Diamond-Based Circuits Can Take the Heat for Advanced Applications
When power generators like windmills and solar panels transfer electricity to homes, businesses and the power grid, they lose almost 10 percent of the generated power. To address this problem, scientists are researching new diamond semiconductor circuits to make power conversion systems more efficient.
A team of researchers from Japan successfully fabricated a key circuit in power conversion systems using hydrogenated diamond (H-diamond.) Pictured above is the view of the H-diamond MOSFET NOR logic circuit from above (left), and the operation of the NOR logic circuits, showing that the circuit only produces voltage when both inputs are at zero. (Source: Liu et al. / AIP)
Furthermore, they demonstrated that it functions at temperatures as high as 300 degrees Celsius. These circuits can be used in diamond-based electronic devices that are smaller, lighter and more efficient than silicon-based devices. The researchers report their findings in Applied Physics Letters, from AIP Publishing.
Silicon's material properties make it a poor choice for circuits in high-power, high-temperature and high-frequency electronic devices.
"For the high-power generators, diamond is more suitable for fabricating power conversion systems with a small size and low power loss," said Jiangwei Liu, a researcher at Japan's National Institute for Materials Science and a co-author on the paper.
In the current study, researchers tested an H-diamond NOR logic circuit's stability at high temperatures. This type of circuit, used in computers, gives an output only when both inputs are zero. The circuit consisted of two metal-oxide-semiconductor field-effect transistors (MOSFETs), which are used in many electronic devices, and in digital integrated circuits, like microprocessors. In 2013, Liu and his colleagues were the first to report fabricating an E-mode H-diamond MOSFET.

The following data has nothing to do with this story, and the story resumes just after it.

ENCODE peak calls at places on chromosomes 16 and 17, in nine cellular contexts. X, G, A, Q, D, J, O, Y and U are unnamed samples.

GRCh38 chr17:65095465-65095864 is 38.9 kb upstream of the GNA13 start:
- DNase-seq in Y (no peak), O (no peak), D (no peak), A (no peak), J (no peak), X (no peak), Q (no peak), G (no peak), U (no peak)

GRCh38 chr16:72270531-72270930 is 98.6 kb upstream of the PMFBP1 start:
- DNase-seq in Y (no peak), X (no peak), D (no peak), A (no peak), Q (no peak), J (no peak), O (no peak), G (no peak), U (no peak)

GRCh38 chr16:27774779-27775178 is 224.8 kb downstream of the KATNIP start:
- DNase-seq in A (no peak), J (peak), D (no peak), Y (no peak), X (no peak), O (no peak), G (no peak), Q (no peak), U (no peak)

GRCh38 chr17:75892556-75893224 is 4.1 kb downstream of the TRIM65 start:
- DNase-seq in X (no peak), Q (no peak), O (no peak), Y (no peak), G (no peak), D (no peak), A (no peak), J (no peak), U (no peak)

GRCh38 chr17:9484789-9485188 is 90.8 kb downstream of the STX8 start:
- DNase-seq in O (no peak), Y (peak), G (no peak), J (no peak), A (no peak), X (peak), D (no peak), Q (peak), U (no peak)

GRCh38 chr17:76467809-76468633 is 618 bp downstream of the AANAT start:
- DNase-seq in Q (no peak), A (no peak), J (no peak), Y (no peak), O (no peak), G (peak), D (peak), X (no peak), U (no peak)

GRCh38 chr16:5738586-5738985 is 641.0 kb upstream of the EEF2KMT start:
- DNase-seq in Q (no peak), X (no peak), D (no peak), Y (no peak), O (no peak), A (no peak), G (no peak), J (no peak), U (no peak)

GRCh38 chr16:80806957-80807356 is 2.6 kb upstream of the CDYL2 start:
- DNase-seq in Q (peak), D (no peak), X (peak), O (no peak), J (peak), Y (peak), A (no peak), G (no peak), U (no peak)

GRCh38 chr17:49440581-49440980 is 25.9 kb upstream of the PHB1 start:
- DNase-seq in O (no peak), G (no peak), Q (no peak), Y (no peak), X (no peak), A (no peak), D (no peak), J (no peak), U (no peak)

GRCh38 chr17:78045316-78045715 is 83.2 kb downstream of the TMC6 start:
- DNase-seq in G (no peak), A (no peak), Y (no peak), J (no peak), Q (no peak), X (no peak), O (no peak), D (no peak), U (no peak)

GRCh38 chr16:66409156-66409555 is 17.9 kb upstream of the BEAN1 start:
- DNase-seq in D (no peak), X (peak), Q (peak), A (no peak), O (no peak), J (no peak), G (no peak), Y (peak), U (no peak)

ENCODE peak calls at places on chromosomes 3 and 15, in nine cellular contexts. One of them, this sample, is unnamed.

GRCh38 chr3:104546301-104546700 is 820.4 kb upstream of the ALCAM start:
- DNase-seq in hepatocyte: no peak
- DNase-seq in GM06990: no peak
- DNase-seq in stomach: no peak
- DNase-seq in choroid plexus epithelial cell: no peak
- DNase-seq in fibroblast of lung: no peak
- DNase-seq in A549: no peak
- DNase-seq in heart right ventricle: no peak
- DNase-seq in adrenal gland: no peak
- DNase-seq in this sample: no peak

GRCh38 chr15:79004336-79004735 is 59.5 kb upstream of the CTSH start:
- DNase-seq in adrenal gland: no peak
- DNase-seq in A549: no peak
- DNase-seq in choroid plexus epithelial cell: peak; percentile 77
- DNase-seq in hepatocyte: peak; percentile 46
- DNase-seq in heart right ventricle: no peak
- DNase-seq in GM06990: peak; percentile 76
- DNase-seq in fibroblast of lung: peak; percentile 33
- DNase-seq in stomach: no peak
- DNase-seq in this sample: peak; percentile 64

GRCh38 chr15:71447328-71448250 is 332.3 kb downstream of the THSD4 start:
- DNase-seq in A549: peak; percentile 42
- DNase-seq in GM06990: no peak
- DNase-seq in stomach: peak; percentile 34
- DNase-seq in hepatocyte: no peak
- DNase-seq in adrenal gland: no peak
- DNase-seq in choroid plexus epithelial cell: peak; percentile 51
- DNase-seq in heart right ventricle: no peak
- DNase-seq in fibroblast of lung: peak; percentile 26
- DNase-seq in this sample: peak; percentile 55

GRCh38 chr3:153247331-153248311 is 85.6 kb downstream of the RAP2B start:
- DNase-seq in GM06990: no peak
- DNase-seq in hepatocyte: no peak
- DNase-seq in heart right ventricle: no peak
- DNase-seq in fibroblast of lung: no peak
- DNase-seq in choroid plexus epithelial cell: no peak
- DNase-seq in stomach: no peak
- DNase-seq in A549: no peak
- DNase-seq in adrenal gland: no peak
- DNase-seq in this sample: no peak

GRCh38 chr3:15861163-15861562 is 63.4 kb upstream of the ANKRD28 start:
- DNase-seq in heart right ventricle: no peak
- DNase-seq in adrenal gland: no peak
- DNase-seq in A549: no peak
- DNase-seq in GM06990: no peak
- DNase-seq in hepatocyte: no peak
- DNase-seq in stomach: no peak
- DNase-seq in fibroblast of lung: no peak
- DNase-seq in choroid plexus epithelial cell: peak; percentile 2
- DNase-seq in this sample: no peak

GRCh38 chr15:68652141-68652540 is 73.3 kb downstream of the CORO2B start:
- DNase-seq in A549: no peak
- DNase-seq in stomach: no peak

When the researchers heated the circuit to 300 degrees Celsius, it functioned correctly, but failed at 400 degrees. They suspect that the higher temperature caused the MOSFETs to breakdown.
Higher temperatures may be achievable however, as another group reported successful operation of a similar H-diamond MOSFET at 400 degrees Celsius. For comparison, the maximum operation temperature for silicon-based electronic devices is about 150 degrees.
In the future, the researchers plan to improve the circuit's stability at high temperatures by altering the oxide insulators and modifying the fabrication process. They hope to construct H-diamond MOSFET logic circuits that can operate above 500 degrees Celsius and at 2.0 kilovolts.
"Diamond is one of the candidate semiconductor materials for next-generation electronics, specifically for improving energy savings," said Yasuo Koide, a director at the National Institute for Materials Science and co-author on the paper. "Of course, in order to achieve industrialization, it is essential to develop inch-sized single-crystal diamond wafers and other diamond-based integrated circuits."